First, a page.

Ron Harper, Basin Electric CEO and general manager, said more than $336 million has been invested for environmental controls, making the plant one of the cleanest in the country. “The emissions limits for this plant were established by the Wyoming Department of Environmental Quality (WYDEQ). They did their job well,” he said. “Issuing a permit for a plant like this is a monumental undertaking. Staff from WYDEQ reviewed hundreds of documents, attended hearings, and spent countless hours analyzing technical data regarding the environmental controls for this power plant. Wyoming has some of the strictest environmental rules in the country, and protection of the environment is a fundamental commitment; it’s an integral part of who we are at Basin Electric.”
Construction on the Dry Fork Station began in 2007, more than three years after the plant was announced. The workforce peaked at about 1,300 in 2009.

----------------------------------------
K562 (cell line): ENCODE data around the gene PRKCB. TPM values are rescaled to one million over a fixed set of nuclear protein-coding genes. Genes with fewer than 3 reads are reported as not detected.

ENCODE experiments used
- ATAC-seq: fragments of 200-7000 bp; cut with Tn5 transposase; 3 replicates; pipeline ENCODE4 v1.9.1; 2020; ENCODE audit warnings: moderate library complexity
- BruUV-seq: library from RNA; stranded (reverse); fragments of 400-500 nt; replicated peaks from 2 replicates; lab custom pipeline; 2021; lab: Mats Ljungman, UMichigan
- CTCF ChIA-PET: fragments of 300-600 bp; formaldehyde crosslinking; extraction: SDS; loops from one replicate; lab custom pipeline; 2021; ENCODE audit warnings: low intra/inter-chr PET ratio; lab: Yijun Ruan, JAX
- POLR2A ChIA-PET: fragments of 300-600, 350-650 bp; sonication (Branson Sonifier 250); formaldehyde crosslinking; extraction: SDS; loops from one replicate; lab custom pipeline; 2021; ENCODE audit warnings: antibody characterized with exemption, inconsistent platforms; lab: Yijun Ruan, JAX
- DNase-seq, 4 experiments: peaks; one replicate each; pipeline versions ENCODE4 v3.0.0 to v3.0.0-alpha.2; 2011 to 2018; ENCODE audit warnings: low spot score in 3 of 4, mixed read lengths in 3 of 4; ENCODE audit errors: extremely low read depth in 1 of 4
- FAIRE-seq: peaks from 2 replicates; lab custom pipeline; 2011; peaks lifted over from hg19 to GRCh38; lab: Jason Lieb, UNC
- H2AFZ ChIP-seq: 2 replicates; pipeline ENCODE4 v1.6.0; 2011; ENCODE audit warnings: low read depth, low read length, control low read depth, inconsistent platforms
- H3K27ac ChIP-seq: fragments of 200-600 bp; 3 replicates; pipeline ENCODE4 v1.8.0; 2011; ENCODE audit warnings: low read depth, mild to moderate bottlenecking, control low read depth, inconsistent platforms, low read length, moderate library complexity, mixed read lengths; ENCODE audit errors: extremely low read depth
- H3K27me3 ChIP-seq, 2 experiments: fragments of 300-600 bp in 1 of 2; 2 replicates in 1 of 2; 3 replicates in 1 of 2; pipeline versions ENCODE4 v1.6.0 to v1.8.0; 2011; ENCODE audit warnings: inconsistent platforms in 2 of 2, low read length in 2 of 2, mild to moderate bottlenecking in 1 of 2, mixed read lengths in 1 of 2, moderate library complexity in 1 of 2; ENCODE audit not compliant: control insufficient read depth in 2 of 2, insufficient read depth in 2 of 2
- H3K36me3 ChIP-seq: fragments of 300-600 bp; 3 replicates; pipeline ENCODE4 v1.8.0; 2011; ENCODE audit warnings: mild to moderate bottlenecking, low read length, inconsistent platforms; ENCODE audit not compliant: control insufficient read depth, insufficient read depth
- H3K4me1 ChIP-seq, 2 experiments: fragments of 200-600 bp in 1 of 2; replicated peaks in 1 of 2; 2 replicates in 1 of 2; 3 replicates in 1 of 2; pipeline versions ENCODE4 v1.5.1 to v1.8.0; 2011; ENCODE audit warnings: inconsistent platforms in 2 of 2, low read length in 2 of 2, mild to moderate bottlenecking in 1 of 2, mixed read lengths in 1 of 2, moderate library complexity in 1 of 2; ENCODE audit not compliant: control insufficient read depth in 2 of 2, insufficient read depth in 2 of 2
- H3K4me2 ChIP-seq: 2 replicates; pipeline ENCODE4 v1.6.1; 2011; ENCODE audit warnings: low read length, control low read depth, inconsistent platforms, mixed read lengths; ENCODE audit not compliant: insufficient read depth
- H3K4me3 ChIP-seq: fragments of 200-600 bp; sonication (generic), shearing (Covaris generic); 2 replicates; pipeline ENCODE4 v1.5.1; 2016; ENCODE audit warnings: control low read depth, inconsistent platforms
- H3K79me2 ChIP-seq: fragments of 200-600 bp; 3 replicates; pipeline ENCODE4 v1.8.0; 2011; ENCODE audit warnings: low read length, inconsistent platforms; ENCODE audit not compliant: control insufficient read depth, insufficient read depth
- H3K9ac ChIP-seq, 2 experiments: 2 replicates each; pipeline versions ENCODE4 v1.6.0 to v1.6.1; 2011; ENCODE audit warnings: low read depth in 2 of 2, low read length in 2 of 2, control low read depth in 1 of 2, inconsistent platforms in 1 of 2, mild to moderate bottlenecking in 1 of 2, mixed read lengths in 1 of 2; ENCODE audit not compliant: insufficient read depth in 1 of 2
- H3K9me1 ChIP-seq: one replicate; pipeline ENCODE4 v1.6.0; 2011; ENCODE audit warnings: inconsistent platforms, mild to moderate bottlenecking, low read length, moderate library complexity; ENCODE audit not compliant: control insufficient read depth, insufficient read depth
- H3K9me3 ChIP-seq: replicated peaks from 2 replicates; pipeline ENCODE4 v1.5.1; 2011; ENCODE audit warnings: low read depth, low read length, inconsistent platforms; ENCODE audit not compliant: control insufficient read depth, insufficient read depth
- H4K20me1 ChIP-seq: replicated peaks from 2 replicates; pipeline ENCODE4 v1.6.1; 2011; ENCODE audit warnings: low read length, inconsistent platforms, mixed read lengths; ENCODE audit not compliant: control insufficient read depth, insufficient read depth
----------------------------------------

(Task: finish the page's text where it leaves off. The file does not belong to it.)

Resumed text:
The Dry Fork Station is owned by Basin Electric Power Cooperative, Bismarck, N.D. (92.9%), and the Wyoming Municipal Power Agency, Lusk, Wyo. (7.1%).
Cliff Gjellstad, president of Basin Electric’s board of directors, said the dedication ceremony is a significant birthday present for the cooperative. “It (the dedication) really wasn’t planned to coincide with our 50th birthday, but it sure is a fitting tribute to who we are and what we do,” he said. “The vision of our founders was to be a supplemental power supplier over and above what our members were getting from the hydro facilities along the Missouri River. We didn’t build this power plant because we were looking for something to do. It was built to meet a growing need of our 135 member systems in nine states. Since we were formed in 1961, the need for more electricity has been growing.”